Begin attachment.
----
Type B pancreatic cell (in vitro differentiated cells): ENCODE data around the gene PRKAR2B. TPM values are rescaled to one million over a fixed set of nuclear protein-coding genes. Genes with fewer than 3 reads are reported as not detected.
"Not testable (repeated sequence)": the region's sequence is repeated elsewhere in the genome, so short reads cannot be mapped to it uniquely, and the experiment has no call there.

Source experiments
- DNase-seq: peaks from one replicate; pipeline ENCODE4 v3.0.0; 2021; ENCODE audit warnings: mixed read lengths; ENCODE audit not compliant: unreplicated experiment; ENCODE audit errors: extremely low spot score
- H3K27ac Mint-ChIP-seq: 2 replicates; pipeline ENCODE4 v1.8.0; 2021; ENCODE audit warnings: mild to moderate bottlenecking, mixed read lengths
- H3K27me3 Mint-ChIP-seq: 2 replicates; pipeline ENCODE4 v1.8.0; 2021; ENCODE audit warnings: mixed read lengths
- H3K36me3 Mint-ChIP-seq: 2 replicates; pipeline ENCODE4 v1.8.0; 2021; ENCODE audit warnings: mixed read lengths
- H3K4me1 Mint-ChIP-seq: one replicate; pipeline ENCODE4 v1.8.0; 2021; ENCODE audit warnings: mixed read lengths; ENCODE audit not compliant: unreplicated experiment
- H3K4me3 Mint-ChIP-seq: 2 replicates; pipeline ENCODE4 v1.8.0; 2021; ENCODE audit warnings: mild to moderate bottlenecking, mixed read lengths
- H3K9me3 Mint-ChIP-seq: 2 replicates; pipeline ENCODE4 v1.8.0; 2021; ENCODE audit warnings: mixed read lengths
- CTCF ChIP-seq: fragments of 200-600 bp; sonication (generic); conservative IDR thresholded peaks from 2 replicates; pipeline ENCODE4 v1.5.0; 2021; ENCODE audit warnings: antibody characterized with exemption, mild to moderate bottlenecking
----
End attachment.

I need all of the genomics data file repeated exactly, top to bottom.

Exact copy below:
Type B pancreatic cell (in vitro differentiated cells): ENCODE data around the gene PRKAR2B. TPM values are rescaled to one million over a fixed set of nuclear protein-coding genes. Genes with fewer than 3 reads are reported as not detected.
"Not testable (repeated sequence)": the region's sequence is repeated elsewhere in the genome, so short reads cannot be mapped to it uniquely, and the experiment has no call there.

Source experiments
- DNase-seq: peaks from one replicate; pipeline ENCODE4 v3.0.0; 2021; ENCODE audit warnings: mixed read lengths; ENCODE audit not compliant: unreplicated experiment; ENCODE audit errors: extremely low spot score
- H3K27ac Mint-ChIP-seq: 2 replicates; pipeline ENCODE4 v1.8.0; 2021; ENCODE audit warnings: mild to moderate bottlenecking, mixed read lengths
- H3K27me3 Mint-ChIP-seq: 2 replicates; pipeline ENCODE4 v1.8.0; 2021; ENCODE audit warnings: mixed read lengths
- H3K36me3 Mint-ChIP-seq: 2 replicates; pipeline ENCODE4 v1.8.0; 2021; ENCODE audit warnings: mixed read lengths
- H3K4me1 Mint-ChIP-seq: one replicate; pipeline ENCODE4 v1.8.0; 2021; ENCODE audit warnings: mixed read lengths; ENCODE audit not compliant: unreplicated experiment
- H3K4me3 Mint-ChIP-seq: 2 replicates; pipeline ENCODE4 v1.8.0; 2021; ENCODE audit warnings: mild to moderate bottlenecking, mixed read lengths
- H3K9me3 Mint-ChIP-seq: 2 replicates; pipeline ENCODE4 v1.8.0; 2021; ENCODE audit warnings: mixed read lengths
- CTCF ChIP-seq: fragments of 200-600 bp; sonication (generic); conservative IDR thresholded peaks from 2 replicates; pipeline ENCODE4 v1.5.0; 2021; ENCODE audit warnings: antibody characterized with exemption, mild to moderate bottlenecking